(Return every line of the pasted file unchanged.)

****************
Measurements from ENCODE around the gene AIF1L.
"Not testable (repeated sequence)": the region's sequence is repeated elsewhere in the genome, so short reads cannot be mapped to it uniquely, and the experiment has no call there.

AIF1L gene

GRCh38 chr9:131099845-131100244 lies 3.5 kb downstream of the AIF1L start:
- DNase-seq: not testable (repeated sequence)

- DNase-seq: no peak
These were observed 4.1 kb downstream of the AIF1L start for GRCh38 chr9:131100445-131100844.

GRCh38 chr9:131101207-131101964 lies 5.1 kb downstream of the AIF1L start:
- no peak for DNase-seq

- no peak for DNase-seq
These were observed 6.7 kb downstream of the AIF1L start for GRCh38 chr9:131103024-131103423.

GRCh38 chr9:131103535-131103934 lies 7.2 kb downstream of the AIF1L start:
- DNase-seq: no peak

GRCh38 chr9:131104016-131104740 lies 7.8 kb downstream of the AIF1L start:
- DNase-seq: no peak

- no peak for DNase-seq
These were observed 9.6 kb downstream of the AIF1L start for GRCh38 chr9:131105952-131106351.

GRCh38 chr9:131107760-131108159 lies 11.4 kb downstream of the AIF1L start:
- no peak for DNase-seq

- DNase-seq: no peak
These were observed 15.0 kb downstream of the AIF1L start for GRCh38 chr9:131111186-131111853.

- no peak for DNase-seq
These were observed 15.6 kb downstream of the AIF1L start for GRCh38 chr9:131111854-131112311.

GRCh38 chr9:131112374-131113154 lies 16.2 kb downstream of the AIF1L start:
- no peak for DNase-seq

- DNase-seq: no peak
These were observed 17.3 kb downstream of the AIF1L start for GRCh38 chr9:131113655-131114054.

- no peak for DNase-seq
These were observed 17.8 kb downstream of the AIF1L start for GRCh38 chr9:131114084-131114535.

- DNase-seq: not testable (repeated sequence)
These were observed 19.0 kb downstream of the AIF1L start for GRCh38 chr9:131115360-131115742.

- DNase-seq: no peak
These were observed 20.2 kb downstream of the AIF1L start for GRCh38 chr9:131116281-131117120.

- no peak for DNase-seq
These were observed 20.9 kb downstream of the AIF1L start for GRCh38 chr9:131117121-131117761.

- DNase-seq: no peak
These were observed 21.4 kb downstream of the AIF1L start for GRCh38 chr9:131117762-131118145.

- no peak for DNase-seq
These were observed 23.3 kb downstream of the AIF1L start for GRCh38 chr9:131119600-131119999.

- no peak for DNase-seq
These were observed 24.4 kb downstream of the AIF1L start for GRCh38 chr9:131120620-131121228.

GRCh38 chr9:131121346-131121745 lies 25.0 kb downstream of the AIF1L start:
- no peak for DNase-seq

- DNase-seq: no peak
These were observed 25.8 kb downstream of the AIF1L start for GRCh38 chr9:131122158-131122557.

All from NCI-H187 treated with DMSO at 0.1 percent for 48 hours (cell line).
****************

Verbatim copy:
Measurements from ENCODE around the gene AIF1L.
"Not testable (repeated sequence)": the region's sequence is repeated elsewhere in the genome, so short reads cannot be mapped to it uniquely, and the experiment has no call there.

AIF1L gene

GRCh38 chr9:131099845-131100244 lies 3.5 kb downstream of the AIF1L start:
- DNase-seq: not testable (repeated sequence)

- DNase-seq: no peak
These were observed 4.1 kb downstream of the AIF1L start for GRCh38 chr9:131100445-131100844.

GRCh38 chr9:131101207-131101964 lies 5.1 kb downstream of the AIF1L start:
- no peak for DNase-seq

- no peak for DNase-seq
These were observed 6.7 kb downstream of the AIF1L start for GRCh38 chr9:131103024-131103423.

GRCh38 chr9:131103535-131103934 lies 7.2 kb downstream of the AIF1L start:
- DNase-seq: no peak

GRCh38 chr9:131104016-131104740 lies 7.8 kb downstream of the AIF1L start:
- DNase-seq: no peak

- no peak for DNase-seq
These were observed 9.6 kb downstream of the AIF1L start for GRCh38 chr9:131105952-131106351.

GRCh38 chr9:131107760-131108159 lies 11.4 kb downstream of the AIF1L start:
- no peak for DNase-seq

- DNase-seq: no peak
These were observed 15.0 kb downstream of the AIF1L start for GRCh38 chr9:131111186-131111853.

- no peak for DNase-seq
These were observed 15.6 kb downstream of the AIF1L start for GRCh38 chr9:131111854-131112311.

GRCh38 chr9:131112374-131113154 lies 16.2 kb downstream of the AIF1L start:
- no peak for DNase-seq

- DNase-seq: no peak
These were observed 17.3 kb downstream of the AIF1L start for GRCh38 chr9:131113655-131114054.

- no peak for DNase-seq
These were observed 17.8 kb downstream of the AIF1L start for GRCh38 chr9:131114084-131114535.

- DNase-seq: not testable (repeated sequence)
These were observed 19.0 kb downstream of the AIF1L start for GRCh38 chr9:131115360-131115742.

- DNase-seq: no peak
These were observed 20.2 kb downstream of the AIF1L start for GRCh38 chr9:131116281-131117120.

- no peak for DNase-seq
These were observed 20.9 kb downstream of the AIF1L start for GRCh38 chr9:131117121-131117761.

- DNase-seq: no peak
These were observed 21.4 kb downstream of the AIF1L start for GRCh38 chr9:131117762-131118145.

- no peak for DNase-seq
These were observed 23.3 kb downstream of the AIF1L start for GRCh38 chr9:131119600-131119999.

- no peak for DNase-seq
These were observed 24.4 kb downstream of the AIF1L start for GRCh38 chr9:131120620-131121228.

GRCh38 chr9:131121346-131121745 lies 25.0 kb downstream of the AIF1L start:
- no peak for DNase-seq

- DNase-seq: no peak
These were observed 25.8 kb downstream of the AIF1L start for GRCh38 chr9:131122158-131122557.

All from NCI-H187 treated with DMSO at 0.1 percent for 48 hours (cell line).